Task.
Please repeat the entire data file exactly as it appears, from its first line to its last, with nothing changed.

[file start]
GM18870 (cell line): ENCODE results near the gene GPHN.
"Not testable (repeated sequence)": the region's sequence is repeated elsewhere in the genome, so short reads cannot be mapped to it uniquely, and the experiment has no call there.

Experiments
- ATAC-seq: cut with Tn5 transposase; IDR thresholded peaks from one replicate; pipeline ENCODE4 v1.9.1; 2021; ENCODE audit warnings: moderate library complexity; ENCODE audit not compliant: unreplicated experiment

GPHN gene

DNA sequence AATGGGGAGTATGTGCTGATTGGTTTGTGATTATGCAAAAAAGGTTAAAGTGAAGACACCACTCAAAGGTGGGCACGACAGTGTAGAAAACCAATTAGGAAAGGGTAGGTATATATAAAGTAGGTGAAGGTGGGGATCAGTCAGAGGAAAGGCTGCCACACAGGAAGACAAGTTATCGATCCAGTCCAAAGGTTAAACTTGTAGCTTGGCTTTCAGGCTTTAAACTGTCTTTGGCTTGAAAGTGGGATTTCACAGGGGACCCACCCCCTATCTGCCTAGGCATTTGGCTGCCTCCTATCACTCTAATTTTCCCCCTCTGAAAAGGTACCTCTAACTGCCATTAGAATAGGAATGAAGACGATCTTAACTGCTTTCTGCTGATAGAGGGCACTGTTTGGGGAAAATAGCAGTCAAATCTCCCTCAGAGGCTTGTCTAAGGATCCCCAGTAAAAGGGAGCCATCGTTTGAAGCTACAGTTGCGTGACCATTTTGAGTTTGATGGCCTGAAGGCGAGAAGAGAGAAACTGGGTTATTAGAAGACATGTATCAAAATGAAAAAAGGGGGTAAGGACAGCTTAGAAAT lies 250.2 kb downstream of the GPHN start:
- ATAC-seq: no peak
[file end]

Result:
GM18870 (cell line): ENCODE results near the gene GPHN.
"Not testable (repeated sequence)": the region's sequence is repeated elsewhere in the genome, so short reads cannot be mapped to it uniquely, and the experiment has no call there.

Experiments
- ATAC-seq: cut with Tn5 transposase; IDR thresholded peaks from one replicate; pipeline ENCODE4 v1.9.1; 2021; ENCODE audit warnings: moderate library complexity; ENCODE audit not compliant: unreplicated experiment

GPHN gene

DNA sequence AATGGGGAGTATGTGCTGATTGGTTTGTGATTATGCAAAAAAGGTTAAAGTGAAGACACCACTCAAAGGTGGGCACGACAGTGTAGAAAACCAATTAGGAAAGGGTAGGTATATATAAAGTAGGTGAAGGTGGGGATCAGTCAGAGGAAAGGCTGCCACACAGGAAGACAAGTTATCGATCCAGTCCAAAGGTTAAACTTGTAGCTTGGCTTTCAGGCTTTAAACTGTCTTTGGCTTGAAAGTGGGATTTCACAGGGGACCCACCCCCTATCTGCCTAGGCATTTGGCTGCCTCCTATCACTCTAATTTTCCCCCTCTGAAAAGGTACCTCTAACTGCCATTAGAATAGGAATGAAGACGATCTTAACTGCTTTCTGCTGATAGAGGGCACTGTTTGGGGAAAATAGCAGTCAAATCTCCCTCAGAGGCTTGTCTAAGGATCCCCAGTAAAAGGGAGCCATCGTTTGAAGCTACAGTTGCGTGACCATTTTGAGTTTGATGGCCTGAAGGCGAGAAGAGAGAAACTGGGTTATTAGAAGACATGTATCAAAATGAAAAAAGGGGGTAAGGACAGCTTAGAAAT lies 250.2 kb downstream of the GPHN start:
- ATAC-seq: no peak